By all accounts, Halsted R. Holman, MD, Guggenhime professor of medicine, emeritus, at Stanford Medical School (Calif.), has been a major presence in several different scientific arenas. From a stellar career as a laboratory immunologist, he went on to become chair of medicine when Stanford Medical School relocated to Palo Alto in 1960 and help found and shape the Robert Wood Johnson Clinical Scholars Program. He has been a visionary thinker about patient outcomes measures and the need for a better form of care for patients with chronic disease.
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Explore This IssueNovember 2007
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Through each of his major career paths, Dr. Holman has manifested his talent for gathering other gifted and motivated scientists, and for encouraging their collaborations and creativity. The results have been far reaching—not just for rheumatology, but also for how we view chronic diseases in general. Vibeke Strand, MD, clinical professor of medicine in the division of immunology at Stanford University in Palo Alto, has known Dr. Holman for over 15 years. “He has really made tremendous contributions to rheumatology,” she says, “first as an immunologist and then in terms of patient-reported outcome measures and self-help.”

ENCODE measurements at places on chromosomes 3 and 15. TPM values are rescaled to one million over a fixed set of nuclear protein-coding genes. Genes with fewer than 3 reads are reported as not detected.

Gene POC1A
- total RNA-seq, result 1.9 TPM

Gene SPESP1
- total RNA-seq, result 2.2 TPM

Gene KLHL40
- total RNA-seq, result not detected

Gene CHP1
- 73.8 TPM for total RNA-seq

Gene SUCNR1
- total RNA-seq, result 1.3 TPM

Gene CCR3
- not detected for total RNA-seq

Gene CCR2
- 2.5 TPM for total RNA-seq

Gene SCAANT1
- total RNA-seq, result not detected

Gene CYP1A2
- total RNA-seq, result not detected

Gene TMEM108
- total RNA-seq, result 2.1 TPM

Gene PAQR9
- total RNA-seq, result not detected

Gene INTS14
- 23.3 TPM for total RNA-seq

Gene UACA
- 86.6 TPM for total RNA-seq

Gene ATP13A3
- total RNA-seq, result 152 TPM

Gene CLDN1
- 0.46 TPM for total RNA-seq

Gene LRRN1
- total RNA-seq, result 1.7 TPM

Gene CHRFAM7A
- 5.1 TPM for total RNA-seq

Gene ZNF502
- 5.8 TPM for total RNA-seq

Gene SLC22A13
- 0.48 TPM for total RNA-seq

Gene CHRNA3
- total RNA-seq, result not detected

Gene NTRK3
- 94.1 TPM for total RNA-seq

In addition to his intelligence and achievements, perhaps the most striking quality in personal exchanges with Dr. Holman is his gracious modesty. When some of his former students and collaborators approached Dr. Holman in 2000 about honoring him with a festschrift (an academic tradition of German origin, whereby students and colleagues write and publish a tribute to their mentors), Dr. Holman insisted that they write the piece focusing not on his personal achievements but on “action research.”1
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Reached by phone at his Stanford office one morning, Dr. Holman says his path to immunology/ rheumatology was “quite unplanned,” and a “chance phenomenon.” While in medical school at Yale University School of Medicine in New Haven, Conn., he discovered an affinity for research. After completing his residency at Montefiore Hospital in the Bronx, N.Y., he took a job in the laboratory of Henry Kunkel, MD, professor at the Rockefeller Institute, in 1955.
Previously, Dr. Kunkel had studied liver disease and liver function, but had decided to change the direction of his investigations to the rheumatic diseases. That decision, says Dr. Holman, was based on the emergence of two new major techniques for laboratory investigation: preparative electrophoresis and ultracentrifugation, which allowed the separation and identification of serum proteins. Dr. Kunkel was interested in using these techniques to elucidate the origins of two laboratory tests: the rheumatoid factor and the lupus erythematosus (LE) cell.